Look back over the list. Do you notice what is missing? We have not included curriculum, children’s tracts, children’s Bibles, videos, coloring books, or other literature. Why? Because children do not come to Christ as a result of a piece of paper, unless it come attached to a human being. Children (and adults, too) are reached through relationships.

In many developing regions of the world where we train children’s leaders, people request materials. They want curriculum and teaching supplies. We understand the desire. But we feel obligated to tell them about the great North American curriculum experiment. For the past 50 years, we have watched more and more curriculum become available to Christian teachers for Sunday School and other children’s programs. Most teachers have ample access to well-written curriculum. What is the result?

Researchers report that two-thirds of our students are leaving the church after high school. Our children struggle to describe their beliefs. Have they grown as disciples? Unfortunately, no.

One lesson we have learned: it’s about relationships. [Pages 180, 181]

Source: Sylvia Foth, Daddy Are We There Yet? (A global check-in on the world of mission and kids), Kidzana Ministries, Mukilteo, 2009

Thursday, January 21, 2010

Are Ten Lickins' Enough?

(edited by P.Callaway)

When I was growing up in the 1940s, a spanking was called a “lickin,” and a swat was called a “lick.” Few people seem to know much about this anymore, so I was particularly intrigued by the excellent movie Places in the Heart.

The movie deals with love, sacrifice, determination, and racial prejudice. In one scene, a young widow is faced with the need to spank her son. The mother asks the 11-year-old how his daddy had spanked him before. The little boy obediently says, “Mom, I bent over the table and he would spank me with his belt.”

Distraught, the mother asks, “Would he hit you hard or softly?”

“What I did was pretty bad, Mom, so he would probably spank me hard,” the boy responds.

“How many licks would he give you?” asks the mother.

“Well, Mom,” The boy replies, “Dad would be pretty mad so he would probably give me ten.”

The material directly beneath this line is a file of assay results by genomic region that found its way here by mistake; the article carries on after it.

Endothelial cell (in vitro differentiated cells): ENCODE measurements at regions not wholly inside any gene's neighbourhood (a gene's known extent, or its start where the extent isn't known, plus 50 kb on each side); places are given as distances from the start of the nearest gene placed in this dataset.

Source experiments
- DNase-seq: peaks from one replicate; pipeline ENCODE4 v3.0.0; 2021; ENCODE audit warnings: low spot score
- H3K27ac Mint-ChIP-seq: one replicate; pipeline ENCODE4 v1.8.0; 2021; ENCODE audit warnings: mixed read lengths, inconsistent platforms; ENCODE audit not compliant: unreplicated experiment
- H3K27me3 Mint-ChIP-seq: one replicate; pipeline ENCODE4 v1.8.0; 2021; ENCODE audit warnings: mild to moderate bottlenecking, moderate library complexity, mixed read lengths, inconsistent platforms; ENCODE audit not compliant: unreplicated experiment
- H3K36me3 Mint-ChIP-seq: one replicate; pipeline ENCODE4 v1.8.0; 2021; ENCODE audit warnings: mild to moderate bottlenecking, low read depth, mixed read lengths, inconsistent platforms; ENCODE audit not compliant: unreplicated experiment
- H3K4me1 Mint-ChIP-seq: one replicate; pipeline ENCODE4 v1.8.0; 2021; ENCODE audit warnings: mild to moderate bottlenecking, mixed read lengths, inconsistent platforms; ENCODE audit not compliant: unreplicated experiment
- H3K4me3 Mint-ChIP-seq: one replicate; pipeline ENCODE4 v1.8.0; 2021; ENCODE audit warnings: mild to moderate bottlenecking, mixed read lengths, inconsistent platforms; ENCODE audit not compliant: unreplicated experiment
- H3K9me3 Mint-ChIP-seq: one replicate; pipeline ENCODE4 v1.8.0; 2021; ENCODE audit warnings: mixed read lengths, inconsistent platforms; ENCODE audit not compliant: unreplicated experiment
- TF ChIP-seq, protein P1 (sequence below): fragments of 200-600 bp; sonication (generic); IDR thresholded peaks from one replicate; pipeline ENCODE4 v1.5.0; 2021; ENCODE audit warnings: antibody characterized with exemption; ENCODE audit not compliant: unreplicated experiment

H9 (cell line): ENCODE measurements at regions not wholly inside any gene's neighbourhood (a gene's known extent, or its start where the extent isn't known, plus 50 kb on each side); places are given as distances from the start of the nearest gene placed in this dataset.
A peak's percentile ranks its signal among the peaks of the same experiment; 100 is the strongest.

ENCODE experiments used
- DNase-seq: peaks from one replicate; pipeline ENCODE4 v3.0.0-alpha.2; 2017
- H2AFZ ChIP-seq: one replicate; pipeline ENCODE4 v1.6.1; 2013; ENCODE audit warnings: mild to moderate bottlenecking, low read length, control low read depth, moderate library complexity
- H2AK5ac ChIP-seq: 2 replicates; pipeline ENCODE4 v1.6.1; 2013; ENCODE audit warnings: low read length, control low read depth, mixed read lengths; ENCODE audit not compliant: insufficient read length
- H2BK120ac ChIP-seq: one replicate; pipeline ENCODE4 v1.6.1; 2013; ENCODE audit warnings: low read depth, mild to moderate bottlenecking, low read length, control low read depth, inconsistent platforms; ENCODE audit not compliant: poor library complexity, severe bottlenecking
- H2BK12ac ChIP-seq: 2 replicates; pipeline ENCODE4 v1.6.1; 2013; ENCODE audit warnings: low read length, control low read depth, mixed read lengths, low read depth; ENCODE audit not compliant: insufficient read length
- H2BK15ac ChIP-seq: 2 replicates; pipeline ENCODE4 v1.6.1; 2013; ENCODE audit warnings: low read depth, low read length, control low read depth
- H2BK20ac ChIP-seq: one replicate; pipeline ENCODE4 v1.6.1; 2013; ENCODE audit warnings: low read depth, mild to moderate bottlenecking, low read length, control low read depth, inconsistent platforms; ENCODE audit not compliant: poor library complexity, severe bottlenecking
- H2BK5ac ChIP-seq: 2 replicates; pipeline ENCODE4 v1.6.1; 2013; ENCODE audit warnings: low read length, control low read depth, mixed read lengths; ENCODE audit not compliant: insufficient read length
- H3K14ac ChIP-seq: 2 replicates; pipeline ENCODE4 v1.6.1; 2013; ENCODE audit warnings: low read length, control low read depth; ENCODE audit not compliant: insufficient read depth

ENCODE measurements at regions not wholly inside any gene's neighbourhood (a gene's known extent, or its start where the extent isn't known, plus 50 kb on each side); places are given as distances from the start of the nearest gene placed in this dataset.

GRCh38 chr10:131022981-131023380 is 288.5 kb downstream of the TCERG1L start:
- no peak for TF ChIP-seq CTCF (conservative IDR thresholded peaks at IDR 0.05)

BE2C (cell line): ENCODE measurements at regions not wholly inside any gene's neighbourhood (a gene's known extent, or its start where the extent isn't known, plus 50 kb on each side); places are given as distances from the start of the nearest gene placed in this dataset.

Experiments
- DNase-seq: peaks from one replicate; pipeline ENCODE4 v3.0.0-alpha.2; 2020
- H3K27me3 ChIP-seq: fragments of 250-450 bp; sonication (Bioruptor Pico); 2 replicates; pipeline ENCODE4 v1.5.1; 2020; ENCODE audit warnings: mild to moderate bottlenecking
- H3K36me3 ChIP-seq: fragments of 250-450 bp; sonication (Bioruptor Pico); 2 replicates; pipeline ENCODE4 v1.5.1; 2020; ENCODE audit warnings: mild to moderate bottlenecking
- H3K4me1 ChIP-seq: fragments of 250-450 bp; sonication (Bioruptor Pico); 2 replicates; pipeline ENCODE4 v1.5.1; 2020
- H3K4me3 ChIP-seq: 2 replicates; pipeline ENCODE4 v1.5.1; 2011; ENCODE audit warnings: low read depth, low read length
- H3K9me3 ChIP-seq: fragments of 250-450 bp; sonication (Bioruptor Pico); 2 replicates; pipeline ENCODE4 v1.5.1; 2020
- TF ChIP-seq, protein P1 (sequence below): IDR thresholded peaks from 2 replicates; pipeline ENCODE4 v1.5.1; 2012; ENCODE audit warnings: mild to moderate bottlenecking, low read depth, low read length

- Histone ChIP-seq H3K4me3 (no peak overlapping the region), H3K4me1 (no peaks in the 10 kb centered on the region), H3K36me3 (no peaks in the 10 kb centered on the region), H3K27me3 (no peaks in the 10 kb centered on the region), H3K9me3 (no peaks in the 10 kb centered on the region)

So the mother proceeds to give him ten swats. Through tears, she later says, “I will never spank my son again.”

It was a very moving scene, but I laughed at the difference between the mother portrayed in the movie and my own mother. My mom would have said, “If you do it again, I will give you twenty!”

Mom and Granddad, who helped raise me, believed in lickins. Boy, did they ever!

On one occasion I received two spankings. I had thrown a rock through the window of a moving car and my grandfather almost wore out his thick brown belt on my backside! When my mother got home from work, she did not think he had beaten me enough, so she went at me with a black plastic belt. I may have had welts on my legs from these two hard spankings, but I did not throw rocks at cars anymore.

When I was about six or seven, someone was selling fruit on the side of the road. It looked to me like they were making quite a bit of money, so I proceeded to open a fruit and vegetable stand myself. One thing was missing: product. We had no garden so I stole the fruits and vegetables from the neighbor’s backyard. It was a profitable little venture.

Until my grandfather found out.

He thought it was so funny and was laughing so hard that he could barely hold the belt to spank me. When Mom got home, she laughed in her room for a while, then got in a few good licks as well. I had to pay the neighbor back of course, but I don’t think that was enough. From then on, I noticed that whenever I passed his house, he watched me very close.

Growing up, I think my middle name was “lickin.”